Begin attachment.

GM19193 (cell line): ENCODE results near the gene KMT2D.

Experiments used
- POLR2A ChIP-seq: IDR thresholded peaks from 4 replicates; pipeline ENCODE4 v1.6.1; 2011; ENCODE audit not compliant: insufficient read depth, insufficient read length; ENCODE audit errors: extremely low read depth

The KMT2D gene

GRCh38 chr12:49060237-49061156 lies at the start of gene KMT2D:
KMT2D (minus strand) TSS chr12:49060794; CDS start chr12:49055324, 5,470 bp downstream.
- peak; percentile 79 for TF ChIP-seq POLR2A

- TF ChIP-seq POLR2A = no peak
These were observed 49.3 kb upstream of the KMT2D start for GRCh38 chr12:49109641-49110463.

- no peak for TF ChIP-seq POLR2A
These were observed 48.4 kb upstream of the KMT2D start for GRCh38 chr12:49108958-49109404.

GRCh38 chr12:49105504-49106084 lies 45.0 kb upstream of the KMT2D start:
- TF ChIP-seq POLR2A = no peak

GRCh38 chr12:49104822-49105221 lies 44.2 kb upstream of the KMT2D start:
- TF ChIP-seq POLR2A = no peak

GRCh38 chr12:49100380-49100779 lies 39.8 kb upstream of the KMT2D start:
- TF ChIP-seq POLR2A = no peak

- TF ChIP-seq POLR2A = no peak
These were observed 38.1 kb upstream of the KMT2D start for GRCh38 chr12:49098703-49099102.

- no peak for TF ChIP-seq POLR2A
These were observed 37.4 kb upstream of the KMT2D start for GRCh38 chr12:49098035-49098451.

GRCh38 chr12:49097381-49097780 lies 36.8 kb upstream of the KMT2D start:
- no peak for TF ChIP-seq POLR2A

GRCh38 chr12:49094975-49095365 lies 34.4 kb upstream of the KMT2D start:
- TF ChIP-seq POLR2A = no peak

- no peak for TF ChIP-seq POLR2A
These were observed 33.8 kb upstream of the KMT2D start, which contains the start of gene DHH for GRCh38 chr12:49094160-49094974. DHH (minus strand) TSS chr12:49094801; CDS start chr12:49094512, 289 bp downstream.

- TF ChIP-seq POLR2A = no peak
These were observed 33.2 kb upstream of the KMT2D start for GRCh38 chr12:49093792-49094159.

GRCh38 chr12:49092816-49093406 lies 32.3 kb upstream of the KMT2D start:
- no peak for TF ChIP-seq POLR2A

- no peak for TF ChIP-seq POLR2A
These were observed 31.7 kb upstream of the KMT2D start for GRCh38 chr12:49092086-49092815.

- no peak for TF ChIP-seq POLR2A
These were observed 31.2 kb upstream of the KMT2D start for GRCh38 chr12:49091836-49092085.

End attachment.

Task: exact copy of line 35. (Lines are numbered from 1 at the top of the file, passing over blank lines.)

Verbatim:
These were observed 31.2 kb upstream of the KMT2D start for GRCh38 chr12:49091836-49092085.